NIMBYism Hits NYC

by on September 17, 2015

On September 17, New York’s Lower Manhattan Development Corporation will hold a hearing on plans to build around sixty units of affordable senior housing on city-owned land in the Nolita (north of Little Italy and east of SOHO) neighborhood.  Nolita is a heavily Democratic community whose progressive residents would be expected to favor affordable housing. Instead, many are battling to defeat it.

The Elizabeth Street struggle follows HBO’s recent mini-series, Show Me a Hero, which portrayed fierce working and middle-class opposition to low-income housing in Yonkers, New York.  Some of these opponents argued that affluent communities are rarely asked to house the poor, and they are right.

While Nolita’s opposition is driven by a desire to maintain open space rather than fear of the poor, the net impact of their success is the same: to deny low-cost housing to a population that desperately needs it.  Such is NIMBYism—a term for those who resist developments in their own neighborhood that they would accept elsewhere—New York City style.

“Save Elizabeth Street Garden”

Elizabeth Street Garden was slated for affordable housing as far back as 1983.  While awaiting development the 20,000 square foot lot was leased to the adjacent Elizabeth Street Gallery for only $4,000 a month.  This meant that New York City taxpayers were providing a well below market rent to a business selling garden statues to the wealthy.

In 2013, Councilmember Margaret Chin began the process to turn the space into senior affordable housing.  But Nolita had changed in the preceding twenty years. It was now an upscale enclave, and its politically savvy residents wanted the area to remain green open space and not become affordable housing.

To convince the city to forego housing Nolita activists responded to Chin’s initiative by transforming the privately leased area into the “Elizabeth Street Garden.” I was recently there and the area is beautiful.  Professional gardeners and landscapers designed the space and regularly maintain it. Seating is now available and the space has become the urban “oasis” that opponents of the affordable housing believe needs to be preserved.

Of course, during my multiple visits to the space the only people of color I noticed using it were nannies with babies in strollers. Most visitors appeared to be European tourists.  A table is set up to distribute literature and a petition against the housing, and I asked the woman in charge some questions about their opposition.

The woman assured me that she was all in favor of senior housing but that this was the “wrong” neighborhood. She said that there were no nearby supermarkets that low-income seniors could afford.  She pointed out a flyer stating, “Community Board 2 has identified a site that can provide five times as much housing in a preferable location.” But upon investigating this I learned that this alternative site at Hudson Square had never been assessed for affordable housing and was itself slated to be a park.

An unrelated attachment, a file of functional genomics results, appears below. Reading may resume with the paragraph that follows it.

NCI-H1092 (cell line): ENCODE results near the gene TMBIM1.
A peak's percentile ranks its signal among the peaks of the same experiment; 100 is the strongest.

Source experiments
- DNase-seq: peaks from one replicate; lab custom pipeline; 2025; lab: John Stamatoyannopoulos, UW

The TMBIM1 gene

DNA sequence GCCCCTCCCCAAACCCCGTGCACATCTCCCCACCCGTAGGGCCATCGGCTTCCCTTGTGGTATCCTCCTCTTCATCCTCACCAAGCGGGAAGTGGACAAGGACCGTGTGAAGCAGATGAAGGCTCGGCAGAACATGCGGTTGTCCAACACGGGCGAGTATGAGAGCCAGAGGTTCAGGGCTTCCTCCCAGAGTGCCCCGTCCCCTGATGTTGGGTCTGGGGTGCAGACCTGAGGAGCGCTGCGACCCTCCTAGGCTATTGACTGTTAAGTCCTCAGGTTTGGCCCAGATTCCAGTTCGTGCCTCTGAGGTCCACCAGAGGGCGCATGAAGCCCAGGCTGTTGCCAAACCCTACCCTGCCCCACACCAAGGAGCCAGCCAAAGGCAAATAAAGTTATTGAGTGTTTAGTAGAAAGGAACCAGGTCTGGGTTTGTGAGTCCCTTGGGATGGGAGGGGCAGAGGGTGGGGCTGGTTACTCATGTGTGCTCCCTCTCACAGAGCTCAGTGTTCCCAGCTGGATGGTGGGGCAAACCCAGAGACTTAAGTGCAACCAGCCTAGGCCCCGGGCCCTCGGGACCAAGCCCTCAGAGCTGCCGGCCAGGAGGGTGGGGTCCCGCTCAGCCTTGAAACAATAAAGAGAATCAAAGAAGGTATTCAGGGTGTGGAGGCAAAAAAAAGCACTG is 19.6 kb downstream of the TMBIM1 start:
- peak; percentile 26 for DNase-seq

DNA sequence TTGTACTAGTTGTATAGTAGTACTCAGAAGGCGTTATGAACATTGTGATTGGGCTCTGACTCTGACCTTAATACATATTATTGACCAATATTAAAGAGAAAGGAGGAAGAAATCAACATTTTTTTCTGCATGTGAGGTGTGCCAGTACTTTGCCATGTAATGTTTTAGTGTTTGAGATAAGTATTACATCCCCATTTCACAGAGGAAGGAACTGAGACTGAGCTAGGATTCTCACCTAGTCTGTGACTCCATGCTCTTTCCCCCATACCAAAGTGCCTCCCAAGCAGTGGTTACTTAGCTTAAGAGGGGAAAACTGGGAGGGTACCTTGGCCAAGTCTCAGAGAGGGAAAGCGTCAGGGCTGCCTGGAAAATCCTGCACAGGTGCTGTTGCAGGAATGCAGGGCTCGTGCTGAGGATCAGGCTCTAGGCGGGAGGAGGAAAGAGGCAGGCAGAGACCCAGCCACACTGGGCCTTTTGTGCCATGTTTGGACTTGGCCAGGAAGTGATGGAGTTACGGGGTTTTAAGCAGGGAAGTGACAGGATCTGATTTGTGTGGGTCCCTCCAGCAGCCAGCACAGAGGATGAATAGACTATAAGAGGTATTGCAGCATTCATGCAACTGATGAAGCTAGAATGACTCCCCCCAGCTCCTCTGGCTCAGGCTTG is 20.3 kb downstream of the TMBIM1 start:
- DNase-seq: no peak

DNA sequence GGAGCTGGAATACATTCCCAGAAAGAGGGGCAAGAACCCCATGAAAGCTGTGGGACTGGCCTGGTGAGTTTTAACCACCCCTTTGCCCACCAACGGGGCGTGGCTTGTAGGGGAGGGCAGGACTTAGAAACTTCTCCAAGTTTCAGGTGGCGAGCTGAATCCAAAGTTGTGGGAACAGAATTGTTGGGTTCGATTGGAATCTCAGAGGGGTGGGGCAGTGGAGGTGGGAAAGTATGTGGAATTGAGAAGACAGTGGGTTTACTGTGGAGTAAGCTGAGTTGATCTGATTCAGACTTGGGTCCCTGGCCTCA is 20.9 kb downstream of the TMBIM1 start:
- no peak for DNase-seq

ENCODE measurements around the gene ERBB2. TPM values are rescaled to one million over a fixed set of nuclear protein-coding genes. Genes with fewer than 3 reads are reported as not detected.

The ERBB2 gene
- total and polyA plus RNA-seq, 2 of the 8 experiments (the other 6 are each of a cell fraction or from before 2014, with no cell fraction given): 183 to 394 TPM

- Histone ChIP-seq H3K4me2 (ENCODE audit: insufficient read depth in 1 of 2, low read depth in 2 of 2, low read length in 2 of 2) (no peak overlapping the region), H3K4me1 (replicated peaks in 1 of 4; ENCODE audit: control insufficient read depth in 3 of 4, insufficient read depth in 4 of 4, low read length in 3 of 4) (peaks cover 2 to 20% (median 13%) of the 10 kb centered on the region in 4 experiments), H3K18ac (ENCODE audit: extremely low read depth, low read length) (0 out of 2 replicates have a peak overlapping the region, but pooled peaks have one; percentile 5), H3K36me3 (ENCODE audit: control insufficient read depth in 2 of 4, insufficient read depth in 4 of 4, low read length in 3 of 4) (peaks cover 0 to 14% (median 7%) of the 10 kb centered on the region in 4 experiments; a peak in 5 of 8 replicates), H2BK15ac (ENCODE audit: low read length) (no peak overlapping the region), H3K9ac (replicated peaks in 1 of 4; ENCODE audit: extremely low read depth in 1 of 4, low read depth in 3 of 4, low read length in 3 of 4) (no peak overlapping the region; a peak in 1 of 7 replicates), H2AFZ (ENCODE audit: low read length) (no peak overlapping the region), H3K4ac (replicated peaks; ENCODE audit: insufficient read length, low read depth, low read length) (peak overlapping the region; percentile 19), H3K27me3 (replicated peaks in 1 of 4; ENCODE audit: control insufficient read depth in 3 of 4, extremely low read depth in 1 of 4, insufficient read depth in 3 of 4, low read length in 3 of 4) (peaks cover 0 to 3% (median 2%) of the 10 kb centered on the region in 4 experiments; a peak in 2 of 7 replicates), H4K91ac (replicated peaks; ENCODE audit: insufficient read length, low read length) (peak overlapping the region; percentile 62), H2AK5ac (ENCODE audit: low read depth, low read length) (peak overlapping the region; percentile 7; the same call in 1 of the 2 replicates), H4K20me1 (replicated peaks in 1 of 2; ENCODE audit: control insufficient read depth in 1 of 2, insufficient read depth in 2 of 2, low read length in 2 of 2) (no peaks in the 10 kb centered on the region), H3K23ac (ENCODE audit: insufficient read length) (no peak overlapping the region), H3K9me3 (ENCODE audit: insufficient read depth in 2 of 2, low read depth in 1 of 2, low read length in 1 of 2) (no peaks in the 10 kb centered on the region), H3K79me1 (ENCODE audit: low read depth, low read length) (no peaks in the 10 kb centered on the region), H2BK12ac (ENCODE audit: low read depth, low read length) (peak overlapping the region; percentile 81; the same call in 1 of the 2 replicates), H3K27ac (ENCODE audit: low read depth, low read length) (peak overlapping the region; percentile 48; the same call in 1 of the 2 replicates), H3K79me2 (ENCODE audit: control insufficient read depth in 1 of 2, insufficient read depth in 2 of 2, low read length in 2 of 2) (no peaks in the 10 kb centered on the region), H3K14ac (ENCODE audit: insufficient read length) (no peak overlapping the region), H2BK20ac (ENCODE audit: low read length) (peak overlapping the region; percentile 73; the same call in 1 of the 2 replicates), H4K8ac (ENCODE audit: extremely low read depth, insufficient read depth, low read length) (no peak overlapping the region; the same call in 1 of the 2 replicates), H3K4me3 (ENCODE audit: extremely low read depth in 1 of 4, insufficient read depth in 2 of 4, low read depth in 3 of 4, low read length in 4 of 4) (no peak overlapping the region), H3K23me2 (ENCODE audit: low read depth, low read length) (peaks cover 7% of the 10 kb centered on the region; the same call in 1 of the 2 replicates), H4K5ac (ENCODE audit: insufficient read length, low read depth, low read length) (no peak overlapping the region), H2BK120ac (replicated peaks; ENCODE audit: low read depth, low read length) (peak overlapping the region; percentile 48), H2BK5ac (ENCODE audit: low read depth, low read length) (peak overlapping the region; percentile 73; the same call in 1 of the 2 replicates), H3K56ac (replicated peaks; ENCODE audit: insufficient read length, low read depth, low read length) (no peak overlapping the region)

One reason low-income housing is not proposed for affluent neighborhoods in the first place is that upscale residents opposed to such projects have the resources and connections to win. Garden advocates are no exception. They are running a professional-looking opposition campaign featuring a sophisticated website, a You Tube video, and social media outreach.  Housing opponents are using a Change.org petition to urge support for keeping the garden and to “find a different site” for affordable housing.  In contrast, since the identity of the seniors to benefit from the housing cannot yet be known and the group to build the housing is not yet selected, the pro-housing campaign lacks a public presence.

The rising cost of land in major cities makes it hard for affordable housing developers to get sites. This makes denying housing on city-owned Elizabeth Street particularly troubling.  San Francisco voters are expected to approve a ballot measure this November mandating that affordable housing developers get the first right to purchase city owned land. Other cities should consider similar policies.

New York City Mayor Bill de Blasio has recently announced plans to address the city’s housing crisis, which should make the choice obvious between using Elizabeth Street Garden for senior affordable housing or a city-subsidized garden for the affluent. But affluent neighborhoods are used to getting their way, and it’s a lot easier for public officials to back open space rather than side with seniors who are not yet living in the community.

Over 140 opponents turned out for a hearing on the project in 2014, and an even bigger turnout is expected on September 17.  This crowd will contribute to opponents’ narrative that “the community’s will” must be respected. Thus is the verbiage of grassroots progressive movements invoked in the cause of preventing New York City’s low-income seniors from getting safe and affordable housing in a desirable neighborhood.

Randy Shaw is Editor of Beyond Chron. He discusses the importance of affordable housing in creating diverse neighborhoods in his new book, The Tenderloin: Sex, Crime and Resistance in the Heart of San Francisco

Randy Shaw

Randy Shaw is the Editor of Beyond Chron and the Director of San Francisco’s Tenderloin Housing Clinic, which publishes Beyond Chron. Shaw's latest book is Generation Priced Out: Who Gets to Live in the New Urban America. He is the author of four prior books on activism, including The Activist's Handbook: Winning Social Change in the 21st Century, and Beyond the Fields: Cesar Chavez, the UFW and the Struggle for Justice in the 21st Century. He is also the author of The Tenderloin: Sex, Crime and Resistance in the Heart of San Francisco

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